- U.S. Secretary of Defence Leon Panetta has applauded France’s surprise airstrikes on Islamist rebels in northern Mali that began late last week and continued over the weekend.
Panetta added that the U.S. government is readying plans for assistance in the ongoing operations, which scholars and human rights workers worry could continue for an extended period.
“I commend France for taking the steps that it has, and we have promised…to provide whatever assistance we can to try to help them in that effort,” Panetta told reporters on Monday.
“We have a responsibility to make sure that Al Qaeda does not establish a base for operations in North Africa and Mali,” he continued. “The effort is to try to do what is necessary to halt [rebel] advances and to try to secure some of the key cities in Mali.”
On Friday, the French government authorised airstrikes and ordered 550 French troops into Mali, where for 10 months the massive northern section of the country has been under the control of a combination of Islamists, ethnic Tuareg nationalists and criminal gangs. In March, the weak government in Bamako fell to a military coup, creating a power vacuum in the north.
Since then the international community has debated how to proceed. While France, Mali’s former colonial power, has pushed a military option, others such as the United States and the United Nations have been more cautious.
Still, in December, Washington and Paris co-sponsored a U.N. resolution that allowed for a military operation carried out by the West African grouping ECOWAS, for which the United States has offered training. (Washington is barred by law from training the Malian army until democratic elections are held.)
The ECOWAS force is not expected to be ready to enter Mali until the fall at the earliest, however. Meanwhile, Islamists reportedly linked to Al Qaeda have continued advancing against the Malian military. The French actions over the weekend sought to halt rebel attempts to take the central city of Konna, a strategy with which Washington appears to agree.
“It was clear to France and to all of us that that could not be allowed to continue,” Panetta said Monday. ”That’s the reason France has engaged, and it’s the reason that we’re providing cooperation to them in that effort.”
While Panetta refused to offer details of new U.S. assistance, he did state that there would be “some limited logistical support” and “intelligence support”, as well as “some areas of airlift”.
Both the United Kingdom and Canada have stated that they would send aircraft to assist in the Mali mission. The European Union on Monday said that it would not send any combat mission to North Africa, although it publicly supported the French decision.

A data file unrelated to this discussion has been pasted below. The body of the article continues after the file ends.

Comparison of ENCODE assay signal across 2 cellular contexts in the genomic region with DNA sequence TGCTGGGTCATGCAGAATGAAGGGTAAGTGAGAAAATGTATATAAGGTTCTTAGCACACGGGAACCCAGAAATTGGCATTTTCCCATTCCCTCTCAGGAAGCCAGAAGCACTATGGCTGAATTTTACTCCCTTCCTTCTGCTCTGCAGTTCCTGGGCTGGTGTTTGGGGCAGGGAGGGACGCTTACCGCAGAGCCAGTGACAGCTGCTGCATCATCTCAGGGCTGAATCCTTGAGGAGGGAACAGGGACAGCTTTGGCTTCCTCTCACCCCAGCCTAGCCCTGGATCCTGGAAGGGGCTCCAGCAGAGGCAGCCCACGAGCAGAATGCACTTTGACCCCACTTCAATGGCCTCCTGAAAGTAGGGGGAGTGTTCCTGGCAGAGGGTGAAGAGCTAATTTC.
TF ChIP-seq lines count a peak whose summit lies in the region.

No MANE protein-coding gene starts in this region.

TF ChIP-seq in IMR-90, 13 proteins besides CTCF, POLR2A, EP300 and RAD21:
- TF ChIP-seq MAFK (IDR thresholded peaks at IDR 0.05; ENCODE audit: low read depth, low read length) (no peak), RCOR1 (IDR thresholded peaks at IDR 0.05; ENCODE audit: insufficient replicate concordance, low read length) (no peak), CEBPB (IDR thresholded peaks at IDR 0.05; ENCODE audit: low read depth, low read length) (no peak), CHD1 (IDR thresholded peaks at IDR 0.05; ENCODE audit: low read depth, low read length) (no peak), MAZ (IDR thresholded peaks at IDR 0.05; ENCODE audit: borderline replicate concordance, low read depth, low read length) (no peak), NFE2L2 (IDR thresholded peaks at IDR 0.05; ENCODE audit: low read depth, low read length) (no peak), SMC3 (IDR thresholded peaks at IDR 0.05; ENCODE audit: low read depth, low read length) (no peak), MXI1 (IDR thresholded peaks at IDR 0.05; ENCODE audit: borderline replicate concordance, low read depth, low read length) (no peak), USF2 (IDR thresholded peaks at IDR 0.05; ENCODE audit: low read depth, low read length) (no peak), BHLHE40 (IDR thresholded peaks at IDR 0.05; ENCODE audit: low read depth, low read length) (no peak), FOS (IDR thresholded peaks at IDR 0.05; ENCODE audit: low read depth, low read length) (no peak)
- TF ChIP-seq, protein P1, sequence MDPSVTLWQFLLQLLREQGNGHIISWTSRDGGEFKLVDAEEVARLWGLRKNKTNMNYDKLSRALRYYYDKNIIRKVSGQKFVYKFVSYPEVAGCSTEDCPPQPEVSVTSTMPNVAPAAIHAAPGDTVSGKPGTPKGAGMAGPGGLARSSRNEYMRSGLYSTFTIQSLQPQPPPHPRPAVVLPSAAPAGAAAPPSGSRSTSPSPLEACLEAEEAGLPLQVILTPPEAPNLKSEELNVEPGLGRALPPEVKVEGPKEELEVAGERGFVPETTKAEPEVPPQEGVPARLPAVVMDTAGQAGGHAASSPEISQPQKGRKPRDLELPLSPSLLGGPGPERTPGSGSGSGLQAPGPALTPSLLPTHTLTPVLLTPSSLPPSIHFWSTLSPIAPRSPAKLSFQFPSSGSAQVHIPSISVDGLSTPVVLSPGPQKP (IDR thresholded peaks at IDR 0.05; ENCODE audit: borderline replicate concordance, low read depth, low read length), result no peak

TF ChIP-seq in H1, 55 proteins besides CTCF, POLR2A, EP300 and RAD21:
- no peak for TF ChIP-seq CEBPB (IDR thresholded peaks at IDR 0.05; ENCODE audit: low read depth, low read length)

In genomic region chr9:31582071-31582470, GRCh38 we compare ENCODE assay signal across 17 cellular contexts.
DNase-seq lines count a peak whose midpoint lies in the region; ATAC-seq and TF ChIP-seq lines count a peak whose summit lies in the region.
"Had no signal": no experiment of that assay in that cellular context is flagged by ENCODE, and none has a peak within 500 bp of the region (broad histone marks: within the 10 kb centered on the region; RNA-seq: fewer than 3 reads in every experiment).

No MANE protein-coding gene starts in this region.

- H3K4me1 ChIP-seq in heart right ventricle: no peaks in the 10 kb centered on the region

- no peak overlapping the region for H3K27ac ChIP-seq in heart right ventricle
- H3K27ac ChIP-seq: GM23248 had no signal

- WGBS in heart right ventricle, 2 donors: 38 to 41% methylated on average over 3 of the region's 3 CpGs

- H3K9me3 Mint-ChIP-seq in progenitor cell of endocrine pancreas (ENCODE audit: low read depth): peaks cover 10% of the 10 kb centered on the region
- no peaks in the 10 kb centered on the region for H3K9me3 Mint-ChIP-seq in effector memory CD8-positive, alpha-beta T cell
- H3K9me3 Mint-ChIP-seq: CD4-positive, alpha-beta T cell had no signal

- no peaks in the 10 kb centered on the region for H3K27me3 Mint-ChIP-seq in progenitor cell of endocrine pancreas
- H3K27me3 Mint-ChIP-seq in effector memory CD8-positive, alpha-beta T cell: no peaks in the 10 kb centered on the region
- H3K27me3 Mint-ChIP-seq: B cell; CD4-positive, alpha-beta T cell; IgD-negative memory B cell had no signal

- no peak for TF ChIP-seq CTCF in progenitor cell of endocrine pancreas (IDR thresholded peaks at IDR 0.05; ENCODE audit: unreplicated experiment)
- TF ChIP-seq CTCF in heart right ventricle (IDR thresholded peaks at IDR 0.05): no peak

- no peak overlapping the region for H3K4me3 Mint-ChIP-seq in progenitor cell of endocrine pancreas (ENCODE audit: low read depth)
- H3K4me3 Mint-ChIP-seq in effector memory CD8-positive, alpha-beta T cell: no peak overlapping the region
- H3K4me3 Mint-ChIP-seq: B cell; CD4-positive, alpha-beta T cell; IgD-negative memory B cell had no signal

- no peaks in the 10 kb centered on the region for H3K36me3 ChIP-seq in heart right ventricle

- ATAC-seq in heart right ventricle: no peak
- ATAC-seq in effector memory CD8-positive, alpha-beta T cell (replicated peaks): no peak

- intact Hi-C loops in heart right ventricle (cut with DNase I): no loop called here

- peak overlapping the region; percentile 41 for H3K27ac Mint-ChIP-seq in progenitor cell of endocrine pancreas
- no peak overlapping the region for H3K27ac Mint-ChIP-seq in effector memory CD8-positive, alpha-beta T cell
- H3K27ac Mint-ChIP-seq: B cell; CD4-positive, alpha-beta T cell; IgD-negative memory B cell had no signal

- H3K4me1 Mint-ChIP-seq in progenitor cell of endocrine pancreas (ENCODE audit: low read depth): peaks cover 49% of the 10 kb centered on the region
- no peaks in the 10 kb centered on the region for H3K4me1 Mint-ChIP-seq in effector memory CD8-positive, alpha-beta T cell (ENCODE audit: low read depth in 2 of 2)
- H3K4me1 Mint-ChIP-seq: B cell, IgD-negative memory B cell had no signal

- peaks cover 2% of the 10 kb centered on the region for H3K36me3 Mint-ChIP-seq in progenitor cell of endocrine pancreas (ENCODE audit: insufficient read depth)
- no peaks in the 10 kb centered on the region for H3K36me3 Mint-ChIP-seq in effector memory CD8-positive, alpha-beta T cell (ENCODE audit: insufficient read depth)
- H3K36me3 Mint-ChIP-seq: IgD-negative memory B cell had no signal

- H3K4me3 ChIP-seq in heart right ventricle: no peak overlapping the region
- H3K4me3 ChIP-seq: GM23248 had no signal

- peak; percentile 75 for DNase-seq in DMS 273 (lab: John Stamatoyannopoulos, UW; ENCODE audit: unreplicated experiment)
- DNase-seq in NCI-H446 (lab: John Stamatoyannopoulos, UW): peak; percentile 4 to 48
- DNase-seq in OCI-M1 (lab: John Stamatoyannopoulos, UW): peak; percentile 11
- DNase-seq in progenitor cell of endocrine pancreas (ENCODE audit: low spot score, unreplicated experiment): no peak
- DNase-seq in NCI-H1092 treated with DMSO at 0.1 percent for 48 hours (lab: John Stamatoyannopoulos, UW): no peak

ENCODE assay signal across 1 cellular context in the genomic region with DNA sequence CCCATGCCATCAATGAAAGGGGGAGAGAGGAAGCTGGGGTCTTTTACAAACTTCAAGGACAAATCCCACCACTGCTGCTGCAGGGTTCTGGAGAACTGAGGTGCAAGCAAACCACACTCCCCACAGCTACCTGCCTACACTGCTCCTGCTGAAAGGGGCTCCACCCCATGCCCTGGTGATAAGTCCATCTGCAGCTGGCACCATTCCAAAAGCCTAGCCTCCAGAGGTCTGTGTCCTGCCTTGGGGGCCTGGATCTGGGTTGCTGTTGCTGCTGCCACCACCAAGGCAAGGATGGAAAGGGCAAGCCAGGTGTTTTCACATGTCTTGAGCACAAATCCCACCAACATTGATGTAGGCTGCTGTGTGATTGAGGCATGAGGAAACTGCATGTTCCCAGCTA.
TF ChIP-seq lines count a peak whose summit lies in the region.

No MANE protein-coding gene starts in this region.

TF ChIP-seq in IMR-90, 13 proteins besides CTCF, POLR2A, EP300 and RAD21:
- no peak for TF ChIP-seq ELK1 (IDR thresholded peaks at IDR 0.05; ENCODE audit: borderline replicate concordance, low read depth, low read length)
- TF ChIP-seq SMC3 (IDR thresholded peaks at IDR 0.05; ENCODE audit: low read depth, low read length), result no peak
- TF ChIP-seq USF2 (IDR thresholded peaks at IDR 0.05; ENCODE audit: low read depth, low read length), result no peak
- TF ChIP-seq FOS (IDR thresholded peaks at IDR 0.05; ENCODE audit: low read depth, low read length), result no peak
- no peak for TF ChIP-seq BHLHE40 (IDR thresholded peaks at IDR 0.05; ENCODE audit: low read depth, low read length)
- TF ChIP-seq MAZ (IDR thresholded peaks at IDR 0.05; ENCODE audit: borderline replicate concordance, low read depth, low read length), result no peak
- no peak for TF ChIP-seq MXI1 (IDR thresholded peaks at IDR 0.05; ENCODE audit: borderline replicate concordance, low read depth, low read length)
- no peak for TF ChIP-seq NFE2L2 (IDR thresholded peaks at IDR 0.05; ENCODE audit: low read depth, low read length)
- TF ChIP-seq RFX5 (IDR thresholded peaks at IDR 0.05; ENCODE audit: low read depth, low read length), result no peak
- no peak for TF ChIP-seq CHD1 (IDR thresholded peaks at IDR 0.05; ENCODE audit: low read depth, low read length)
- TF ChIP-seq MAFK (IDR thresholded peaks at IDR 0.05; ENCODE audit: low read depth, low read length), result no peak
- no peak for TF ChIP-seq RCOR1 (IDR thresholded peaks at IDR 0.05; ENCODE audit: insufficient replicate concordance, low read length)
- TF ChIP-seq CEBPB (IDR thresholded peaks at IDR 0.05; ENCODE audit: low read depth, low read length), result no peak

Already a crisis
While France’s move appears to have taken observers by surprise, the strikes are reportedly received with cautious relief by many Malians.
Mali’s interim president, Dioncounda Traore, has been pleading for an intervention. And Oumou Sall Seck, the first woman mayor elected in northern Mali, warned in an opinion piece published in late December, “Immediately reclaiming northern Mali from violent extremists must become a priority. And it can’t be done without international help, especially from key powers like America and France."
With international action now underway, however, the mission’s exact scope is unclear. “I’m very surprised that things moved so quickly, given that there had been no movement and just a lot of talk for some time,” Susanna Wing, a professor at Haverford College who has written widely on Mali, told IPS.
“The French are clearly operating in the hope of a rout, but that is not likely to happen quickly. I’m worried this could go on and on and result in a real civilian catastrophe. It’s important to remember that there’s already a humanitarian crisis in Mali, with some 400,000 refugees having fled.”
While rumours surfaced on Monday of greater U.S. involvement in the fast-evolving situation in Mali, Wing says such involvement seems unlikely.
“Intelligence support, troop training – that seems reasonable, but I would be very surprised if there were anything other than that,” she says. “Since Somalia, everyone knows the U.S. isn’t going to move to put troops on the ground anytime soon.”
A more recent memory guiding many international actors, including the United States, may be that of Libya. The 2011 intervention and the resulting outflow of both weapons and fighters are widely regarded as having led directly to the subsequent spike in violence in Mali.
Washington has been building up a covert network of Special Forces bases and operations in Africa over the past decade, and the sudden and dramatic decline in stability in Mali in the past year has come as a stinging surprise to many U.S. policymakers, particularly in the military.
According to new analysis published on Monday in the New York Times, Washington under President Barack Obama has spent upwards of 600 million dollars in a “sweeping effort to combat militancy” in North Africa. The effort has included a significant focus on Mali, which was regarded as a bastion of stability and where the United States has poured money into training the military.
“Has this backfired?” Wing asked. “The Malian military training that was provided was useful, but what the U.S. government was not doing was putting all the pieces together.”
For instance, she said, the Pentagon should not have been surprised by discontent within the military that led to this spring’s coup. Furthermore, despite a key move during the 1990s to integrate ethnic Tuareg into the state military, Wing noted that little effort was put into actually resolving longstanding northern grievances of underdevelopment and decentralisation.
“The U.S. was always just looking at fragments of the picture and saying they would continue to support the situation through training operations,” Wing said. “It’s piecemeal intelligence – in Mali, somehow, the whole picture was never seen.”